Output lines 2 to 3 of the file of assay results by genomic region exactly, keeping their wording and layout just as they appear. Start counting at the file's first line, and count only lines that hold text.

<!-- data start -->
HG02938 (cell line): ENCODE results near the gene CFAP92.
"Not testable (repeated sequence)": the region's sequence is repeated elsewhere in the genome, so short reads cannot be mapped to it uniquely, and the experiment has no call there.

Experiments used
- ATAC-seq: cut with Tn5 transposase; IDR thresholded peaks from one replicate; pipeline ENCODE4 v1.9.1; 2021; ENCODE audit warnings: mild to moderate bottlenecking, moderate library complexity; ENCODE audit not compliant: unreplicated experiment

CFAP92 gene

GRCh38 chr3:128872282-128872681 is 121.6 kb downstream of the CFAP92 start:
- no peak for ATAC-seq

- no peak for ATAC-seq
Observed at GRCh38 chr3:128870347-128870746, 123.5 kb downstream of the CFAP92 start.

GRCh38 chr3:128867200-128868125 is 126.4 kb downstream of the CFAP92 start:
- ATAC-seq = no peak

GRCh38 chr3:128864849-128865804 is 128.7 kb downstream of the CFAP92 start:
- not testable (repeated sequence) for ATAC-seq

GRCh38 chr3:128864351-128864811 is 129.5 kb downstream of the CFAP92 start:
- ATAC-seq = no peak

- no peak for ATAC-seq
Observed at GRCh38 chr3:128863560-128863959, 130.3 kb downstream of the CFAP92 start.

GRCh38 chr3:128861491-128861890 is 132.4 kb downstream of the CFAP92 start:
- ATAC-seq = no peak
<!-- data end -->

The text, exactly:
"Not testable (repeated sequence)": the region's sequence is repeated elsewhere in the genome, so short reads cannot be mapped to it uniquely, and the experiment has no call there.

Experiments used